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  8. Anonymous7:50 PM

    For my adjustment for bigger biceps, I don't find I have to adjust the armhole - my arm fits through fine and moves...until the sleeve is inserted! So I do just an adjustment to the sleeve. I measure the sleeve pattern across at the bicep, and also just below the elbow (I inherited my granny's larger than usual forearms - had that problem even when I weighed 40 pounds less than I do now), and adjust based on those measurements compared to my measurements plus ease.

    I usually use the pivot and slide method of adjusting to widen the sleeve without changing the length of the seam line (it still fits into the armhole) - the method is in Fitting Finesse by Nancy Zieman (mine is from 1994 but there is a newer edition - under the title Pattern Fitting with Confidence). Slash & spread can be done without affecting the seam line (slash to but not through the seamlines - spread, fill in the space with tissue, and "true" the cutting lines after that).

    I also need a full-bust adjustment, but I don't use the pivot and slide method (as given in Fitting Finesse, an FBA adds to both the front and back pieces, and I only need the extra in the front!) - my FBA method comes, more or less, from Palmer & Pletsch Fit for Real People. I will note that I do NOT tissue fit (tissue being prone to tearing), instead I trace from the original pattern onto Swedish Tracing Paper, and test-fit and adjust on that (which has the benefit of leaving the original intact if I mess up my adjustments).

    There are also a variety of tutorials online for pivot & slide adjustments and for FBAs, if one doesn't want to invest in the books (some libraries have copies or can get them through inter-library loan).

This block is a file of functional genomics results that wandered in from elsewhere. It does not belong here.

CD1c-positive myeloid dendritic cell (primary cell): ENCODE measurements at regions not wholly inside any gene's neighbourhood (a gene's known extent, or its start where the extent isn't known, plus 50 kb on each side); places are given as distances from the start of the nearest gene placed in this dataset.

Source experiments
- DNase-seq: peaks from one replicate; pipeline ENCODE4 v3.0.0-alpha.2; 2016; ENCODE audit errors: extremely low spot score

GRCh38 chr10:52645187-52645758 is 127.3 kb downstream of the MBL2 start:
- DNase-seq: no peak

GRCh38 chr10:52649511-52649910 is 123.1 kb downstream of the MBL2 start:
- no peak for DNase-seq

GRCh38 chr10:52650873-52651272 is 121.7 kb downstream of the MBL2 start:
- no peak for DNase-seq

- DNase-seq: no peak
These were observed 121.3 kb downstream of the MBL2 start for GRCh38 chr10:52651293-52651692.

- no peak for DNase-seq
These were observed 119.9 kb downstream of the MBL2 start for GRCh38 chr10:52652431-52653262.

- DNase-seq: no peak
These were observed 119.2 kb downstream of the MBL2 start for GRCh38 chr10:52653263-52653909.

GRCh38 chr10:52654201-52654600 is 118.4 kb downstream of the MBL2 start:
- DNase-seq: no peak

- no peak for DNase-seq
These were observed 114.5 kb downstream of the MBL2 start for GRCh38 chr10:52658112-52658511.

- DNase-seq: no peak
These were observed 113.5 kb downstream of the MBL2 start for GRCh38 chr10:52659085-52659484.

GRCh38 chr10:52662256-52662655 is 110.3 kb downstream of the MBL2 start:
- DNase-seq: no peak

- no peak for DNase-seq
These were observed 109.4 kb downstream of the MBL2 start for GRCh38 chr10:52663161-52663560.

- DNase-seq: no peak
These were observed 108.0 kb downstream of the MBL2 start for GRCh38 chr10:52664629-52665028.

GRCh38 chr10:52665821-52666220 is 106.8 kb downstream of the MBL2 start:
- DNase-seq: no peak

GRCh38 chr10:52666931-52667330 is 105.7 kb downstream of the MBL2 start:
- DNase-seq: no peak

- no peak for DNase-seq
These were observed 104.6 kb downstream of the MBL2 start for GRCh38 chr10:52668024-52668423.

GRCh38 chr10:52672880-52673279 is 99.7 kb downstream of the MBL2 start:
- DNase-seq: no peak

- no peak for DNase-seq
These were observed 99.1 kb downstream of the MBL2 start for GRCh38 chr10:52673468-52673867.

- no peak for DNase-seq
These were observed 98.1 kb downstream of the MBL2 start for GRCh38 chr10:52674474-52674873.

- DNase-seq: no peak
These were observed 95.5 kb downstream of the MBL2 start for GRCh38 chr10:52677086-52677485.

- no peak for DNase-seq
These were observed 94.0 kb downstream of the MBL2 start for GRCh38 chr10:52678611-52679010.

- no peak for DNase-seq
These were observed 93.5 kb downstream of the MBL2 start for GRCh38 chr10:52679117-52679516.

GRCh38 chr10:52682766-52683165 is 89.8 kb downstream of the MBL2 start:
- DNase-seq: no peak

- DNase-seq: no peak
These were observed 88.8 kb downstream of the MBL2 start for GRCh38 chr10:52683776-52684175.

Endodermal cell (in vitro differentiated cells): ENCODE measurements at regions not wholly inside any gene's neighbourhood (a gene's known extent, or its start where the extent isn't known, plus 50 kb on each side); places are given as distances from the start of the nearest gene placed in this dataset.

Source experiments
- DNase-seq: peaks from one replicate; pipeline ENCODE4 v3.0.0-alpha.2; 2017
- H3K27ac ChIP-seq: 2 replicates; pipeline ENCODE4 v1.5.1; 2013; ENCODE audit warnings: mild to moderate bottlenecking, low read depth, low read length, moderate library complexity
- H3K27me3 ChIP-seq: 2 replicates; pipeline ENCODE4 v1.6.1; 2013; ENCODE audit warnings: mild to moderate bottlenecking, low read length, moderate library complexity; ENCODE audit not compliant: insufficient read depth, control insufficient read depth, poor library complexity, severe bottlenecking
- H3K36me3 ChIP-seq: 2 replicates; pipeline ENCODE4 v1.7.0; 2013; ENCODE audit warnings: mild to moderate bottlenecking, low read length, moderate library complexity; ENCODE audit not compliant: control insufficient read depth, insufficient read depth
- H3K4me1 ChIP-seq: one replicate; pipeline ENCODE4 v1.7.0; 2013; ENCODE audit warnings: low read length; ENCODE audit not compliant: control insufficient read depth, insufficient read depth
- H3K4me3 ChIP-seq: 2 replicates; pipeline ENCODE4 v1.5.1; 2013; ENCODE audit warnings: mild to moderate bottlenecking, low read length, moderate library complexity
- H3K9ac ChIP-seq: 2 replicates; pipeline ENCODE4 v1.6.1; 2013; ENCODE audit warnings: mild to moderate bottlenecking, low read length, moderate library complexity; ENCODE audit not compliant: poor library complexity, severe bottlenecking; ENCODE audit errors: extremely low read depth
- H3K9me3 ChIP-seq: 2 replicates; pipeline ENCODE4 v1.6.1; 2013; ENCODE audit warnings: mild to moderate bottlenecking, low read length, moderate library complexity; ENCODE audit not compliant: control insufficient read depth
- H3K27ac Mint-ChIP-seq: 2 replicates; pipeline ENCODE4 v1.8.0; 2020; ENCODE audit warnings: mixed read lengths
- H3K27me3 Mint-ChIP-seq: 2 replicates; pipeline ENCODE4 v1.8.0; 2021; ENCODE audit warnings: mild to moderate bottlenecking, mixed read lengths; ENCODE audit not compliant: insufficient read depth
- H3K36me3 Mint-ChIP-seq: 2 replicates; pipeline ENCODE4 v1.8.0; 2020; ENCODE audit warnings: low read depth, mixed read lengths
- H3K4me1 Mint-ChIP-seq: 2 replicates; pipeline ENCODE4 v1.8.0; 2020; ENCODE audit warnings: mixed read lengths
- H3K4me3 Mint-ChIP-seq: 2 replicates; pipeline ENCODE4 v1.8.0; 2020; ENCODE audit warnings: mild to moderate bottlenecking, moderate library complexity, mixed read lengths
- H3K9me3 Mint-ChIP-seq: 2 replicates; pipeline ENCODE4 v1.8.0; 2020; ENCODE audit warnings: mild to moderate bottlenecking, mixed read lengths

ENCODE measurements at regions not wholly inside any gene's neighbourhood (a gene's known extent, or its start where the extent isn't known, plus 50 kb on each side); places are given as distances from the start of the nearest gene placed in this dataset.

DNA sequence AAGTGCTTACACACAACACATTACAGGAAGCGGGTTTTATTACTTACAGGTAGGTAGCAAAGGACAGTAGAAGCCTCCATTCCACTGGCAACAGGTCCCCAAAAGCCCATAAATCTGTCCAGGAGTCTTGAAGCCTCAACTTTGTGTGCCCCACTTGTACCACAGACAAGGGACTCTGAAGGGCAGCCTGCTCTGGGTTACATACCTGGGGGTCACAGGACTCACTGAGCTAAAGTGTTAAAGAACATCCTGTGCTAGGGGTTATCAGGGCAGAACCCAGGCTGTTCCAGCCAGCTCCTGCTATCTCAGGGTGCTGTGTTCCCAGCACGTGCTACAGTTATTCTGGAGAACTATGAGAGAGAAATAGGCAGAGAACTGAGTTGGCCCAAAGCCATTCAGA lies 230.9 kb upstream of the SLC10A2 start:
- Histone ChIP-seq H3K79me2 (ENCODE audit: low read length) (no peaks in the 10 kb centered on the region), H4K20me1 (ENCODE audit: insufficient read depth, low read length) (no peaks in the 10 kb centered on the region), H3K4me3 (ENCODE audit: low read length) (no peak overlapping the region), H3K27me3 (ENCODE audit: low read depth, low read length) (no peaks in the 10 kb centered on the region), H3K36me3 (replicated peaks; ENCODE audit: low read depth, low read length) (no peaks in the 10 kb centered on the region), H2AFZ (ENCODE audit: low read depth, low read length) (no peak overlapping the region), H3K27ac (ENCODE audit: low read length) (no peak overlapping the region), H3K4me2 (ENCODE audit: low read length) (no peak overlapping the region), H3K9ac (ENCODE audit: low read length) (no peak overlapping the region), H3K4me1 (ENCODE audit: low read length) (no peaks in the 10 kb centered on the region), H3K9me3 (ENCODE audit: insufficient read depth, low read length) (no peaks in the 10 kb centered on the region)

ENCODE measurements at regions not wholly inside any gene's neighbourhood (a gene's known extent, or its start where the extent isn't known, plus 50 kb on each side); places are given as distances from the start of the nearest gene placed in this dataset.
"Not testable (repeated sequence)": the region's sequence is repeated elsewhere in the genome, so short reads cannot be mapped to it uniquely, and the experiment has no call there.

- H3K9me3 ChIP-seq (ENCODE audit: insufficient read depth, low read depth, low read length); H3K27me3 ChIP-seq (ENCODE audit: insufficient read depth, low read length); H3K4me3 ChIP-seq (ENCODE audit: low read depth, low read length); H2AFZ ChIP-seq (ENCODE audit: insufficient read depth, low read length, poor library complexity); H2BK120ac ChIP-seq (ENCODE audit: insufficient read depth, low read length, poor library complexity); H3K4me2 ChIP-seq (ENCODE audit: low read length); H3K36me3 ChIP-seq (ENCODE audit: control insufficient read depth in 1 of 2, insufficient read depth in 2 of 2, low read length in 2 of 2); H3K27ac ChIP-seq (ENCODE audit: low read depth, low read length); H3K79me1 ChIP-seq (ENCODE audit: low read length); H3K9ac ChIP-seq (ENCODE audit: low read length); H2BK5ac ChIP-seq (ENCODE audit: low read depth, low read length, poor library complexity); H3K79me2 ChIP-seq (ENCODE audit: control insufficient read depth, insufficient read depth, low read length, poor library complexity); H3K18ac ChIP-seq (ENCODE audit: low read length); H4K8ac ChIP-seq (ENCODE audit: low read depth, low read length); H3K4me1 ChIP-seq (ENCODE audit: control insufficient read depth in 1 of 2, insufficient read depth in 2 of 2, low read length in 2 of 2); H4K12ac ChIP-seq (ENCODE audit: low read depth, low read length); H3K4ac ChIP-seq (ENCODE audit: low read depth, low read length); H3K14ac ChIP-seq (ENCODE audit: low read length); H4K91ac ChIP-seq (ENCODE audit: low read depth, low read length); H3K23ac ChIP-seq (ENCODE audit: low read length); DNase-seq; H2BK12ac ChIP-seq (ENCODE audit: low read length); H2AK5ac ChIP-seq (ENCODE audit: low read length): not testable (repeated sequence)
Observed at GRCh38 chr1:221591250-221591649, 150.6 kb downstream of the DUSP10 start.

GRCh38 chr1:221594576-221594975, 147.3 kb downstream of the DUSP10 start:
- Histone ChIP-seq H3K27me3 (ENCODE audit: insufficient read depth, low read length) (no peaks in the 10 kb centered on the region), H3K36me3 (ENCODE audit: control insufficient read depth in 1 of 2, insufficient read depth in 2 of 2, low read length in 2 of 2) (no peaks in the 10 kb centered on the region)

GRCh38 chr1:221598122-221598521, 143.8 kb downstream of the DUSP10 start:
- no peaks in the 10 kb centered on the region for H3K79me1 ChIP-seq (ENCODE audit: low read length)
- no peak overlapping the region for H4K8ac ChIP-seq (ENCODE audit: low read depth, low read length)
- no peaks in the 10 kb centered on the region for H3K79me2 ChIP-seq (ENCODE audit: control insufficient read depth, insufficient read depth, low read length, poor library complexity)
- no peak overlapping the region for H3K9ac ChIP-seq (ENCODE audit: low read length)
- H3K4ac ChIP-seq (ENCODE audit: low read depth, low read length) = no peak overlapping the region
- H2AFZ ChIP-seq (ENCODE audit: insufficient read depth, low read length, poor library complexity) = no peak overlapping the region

The concept of making a pattern from existing (fitting) clothing is something I came across after I'd made the jump into adjusting patterns, so I haven't tried it but I know that method works too. I just don't have a great deal of luck finding tops that fit (other than one line of basic knit tops that rely to some extent on the cotton-lycra fabric for the fit - negative ease makes it appear to fit...and still could use some adjustment based on the rise in the center front hemline, which is supposed to be a level hemline...).

    Keep an eye on the Vogue patterns website, they will sometimes put their whole line on sale for $3.99 or $4.99. There will still be some shipping, but if you don't have a chain store with the good sale (or they just happen to be out of the pattern you want when the sale is occurring...every time they have one of those good sales), it is way better than paying full price!

    --Jean Marie

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  9. I just avoid the whole sleeve issue by making sleeveless garments! I live in Florida, so that works for me.
    Bernie
    Former Home Ec. teacher who knows how to properly alter and fit garments, but doesnt want to bother!

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  10. When I was young and slim I made my own clothes. Now, nothing seems right or to fit. It's too much of a gamble. I can take dozens of clothes into the dressing room ,thinking they'll all look great and none will.
    I do enjoy your painting, son happy to see more.

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  11. Ah---what wisdom is contained here. When it occurred to me I had NEVER thrown out a jar of store-bought pickles, I gave up all that work of making pickles from my bumper crop of cucumbers and squash only to have half-time success. Same with making my clothes all those years. Now I watch for sales and try on and am satisfied with what I bring home. You're soooo good at collages and art quilts--let those other folks make the clothes!

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  12. I had the same problem with a poorly drafted sleeve pattern. Try a gusset under the arm. It worked for me.

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  13. Hey Melody, try rayon challis. Cottons and batiks don't drape well on these womanly curves and are too hot for these "hot bods!"